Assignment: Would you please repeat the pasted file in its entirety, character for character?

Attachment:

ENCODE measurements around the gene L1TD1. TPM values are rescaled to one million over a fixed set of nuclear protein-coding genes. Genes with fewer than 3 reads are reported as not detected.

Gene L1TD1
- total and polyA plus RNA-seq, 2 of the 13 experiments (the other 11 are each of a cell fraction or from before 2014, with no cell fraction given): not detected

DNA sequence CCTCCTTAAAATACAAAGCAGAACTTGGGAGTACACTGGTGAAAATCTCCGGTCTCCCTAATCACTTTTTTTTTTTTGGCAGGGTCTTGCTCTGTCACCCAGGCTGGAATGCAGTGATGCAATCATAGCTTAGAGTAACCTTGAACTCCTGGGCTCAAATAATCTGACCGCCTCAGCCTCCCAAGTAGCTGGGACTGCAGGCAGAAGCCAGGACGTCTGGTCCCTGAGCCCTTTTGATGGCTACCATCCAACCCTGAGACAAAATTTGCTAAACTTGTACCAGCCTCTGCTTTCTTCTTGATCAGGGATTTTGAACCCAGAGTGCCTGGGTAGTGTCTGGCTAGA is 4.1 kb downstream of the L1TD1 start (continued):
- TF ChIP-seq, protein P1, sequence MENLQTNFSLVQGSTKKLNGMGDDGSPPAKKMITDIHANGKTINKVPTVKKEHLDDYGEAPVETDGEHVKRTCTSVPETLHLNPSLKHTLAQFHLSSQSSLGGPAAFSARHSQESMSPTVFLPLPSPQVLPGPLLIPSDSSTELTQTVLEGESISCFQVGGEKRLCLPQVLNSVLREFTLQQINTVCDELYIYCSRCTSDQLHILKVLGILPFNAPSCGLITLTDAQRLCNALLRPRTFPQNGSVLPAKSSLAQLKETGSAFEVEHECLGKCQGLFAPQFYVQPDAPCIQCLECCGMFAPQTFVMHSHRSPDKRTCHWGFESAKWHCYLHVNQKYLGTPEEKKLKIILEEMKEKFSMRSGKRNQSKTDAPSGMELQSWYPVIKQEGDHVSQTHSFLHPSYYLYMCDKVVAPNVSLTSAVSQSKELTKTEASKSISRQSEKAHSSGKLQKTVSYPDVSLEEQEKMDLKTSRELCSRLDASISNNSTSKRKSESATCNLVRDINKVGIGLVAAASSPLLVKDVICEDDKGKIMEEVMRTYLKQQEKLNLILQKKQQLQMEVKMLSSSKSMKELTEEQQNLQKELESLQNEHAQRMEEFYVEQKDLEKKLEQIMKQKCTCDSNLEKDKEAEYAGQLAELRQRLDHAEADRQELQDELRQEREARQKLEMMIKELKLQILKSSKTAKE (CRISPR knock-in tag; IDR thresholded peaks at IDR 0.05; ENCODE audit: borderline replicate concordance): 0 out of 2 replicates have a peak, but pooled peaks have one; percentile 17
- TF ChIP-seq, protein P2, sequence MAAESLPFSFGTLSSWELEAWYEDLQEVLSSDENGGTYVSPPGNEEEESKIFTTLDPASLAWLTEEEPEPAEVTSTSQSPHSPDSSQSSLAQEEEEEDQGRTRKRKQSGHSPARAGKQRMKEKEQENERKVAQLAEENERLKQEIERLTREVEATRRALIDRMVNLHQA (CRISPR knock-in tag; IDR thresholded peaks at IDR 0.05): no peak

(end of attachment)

ENCODE measurements around the gene L1TD1. TPM values are rescaled to one million over a fixed set of nuclear protein-coding genes. Genes with fewer than 3 reads are reported as not detected.

Gene L1TD1
- total and polyA plus RNA-seq, 2 of the 13 experiments (the other 11 are each of a cell fraction or from before 2014, with no cell fraction given): not detected

DNA sequence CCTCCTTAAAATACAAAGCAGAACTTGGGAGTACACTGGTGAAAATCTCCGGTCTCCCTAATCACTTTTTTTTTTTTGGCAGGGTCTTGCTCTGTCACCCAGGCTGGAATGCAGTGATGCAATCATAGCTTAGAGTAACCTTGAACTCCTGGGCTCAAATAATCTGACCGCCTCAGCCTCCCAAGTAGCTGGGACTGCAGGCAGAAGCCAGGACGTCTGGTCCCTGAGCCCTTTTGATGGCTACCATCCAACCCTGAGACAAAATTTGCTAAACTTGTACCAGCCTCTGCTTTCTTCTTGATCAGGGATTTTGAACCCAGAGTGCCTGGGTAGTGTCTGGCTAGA is 4.1 kb downstream of the L1TD1 start (continued):
- TF ChIP-seq, protein P1, sequence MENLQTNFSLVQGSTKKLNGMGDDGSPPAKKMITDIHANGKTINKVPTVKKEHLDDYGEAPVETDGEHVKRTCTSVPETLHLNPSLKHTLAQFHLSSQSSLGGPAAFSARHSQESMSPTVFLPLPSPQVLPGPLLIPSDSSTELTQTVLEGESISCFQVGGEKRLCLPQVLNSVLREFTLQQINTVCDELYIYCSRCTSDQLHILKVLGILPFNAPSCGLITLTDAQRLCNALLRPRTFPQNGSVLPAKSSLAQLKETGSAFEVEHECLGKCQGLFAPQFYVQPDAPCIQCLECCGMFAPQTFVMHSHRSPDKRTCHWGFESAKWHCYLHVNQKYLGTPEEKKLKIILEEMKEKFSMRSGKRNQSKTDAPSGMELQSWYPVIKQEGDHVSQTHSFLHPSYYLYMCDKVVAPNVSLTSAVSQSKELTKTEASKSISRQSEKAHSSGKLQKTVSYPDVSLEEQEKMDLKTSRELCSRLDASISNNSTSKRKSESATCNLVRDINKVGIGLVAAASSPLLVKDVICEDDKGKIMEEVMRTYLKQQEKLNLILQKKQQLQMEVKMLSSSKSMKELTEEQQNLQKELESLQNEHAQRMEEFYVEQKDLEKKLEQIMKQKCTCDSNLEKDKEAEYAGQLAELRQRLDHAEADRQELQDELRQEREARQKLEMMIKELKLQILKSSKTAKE (CRISPR knock-in tag; IDR thresholded peaks at IDR 0.05; ENCODE audit: borderline replicate concordance): 0 out of 2 replicates have a peak, but pooled peaks have one; percentile 17
- TF ChIP-seq, protein P2, sequence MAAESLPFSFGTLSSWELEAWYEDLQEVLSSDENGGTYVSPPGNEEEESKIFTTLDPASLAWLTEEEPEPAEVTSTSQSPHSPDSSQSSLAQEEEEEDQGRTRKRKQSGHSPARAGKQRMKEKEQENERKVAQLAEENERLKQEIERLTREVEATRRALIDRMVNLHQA (CRISPR knock-in tag; IDR thresholded peaks at IDR 0.05): no peak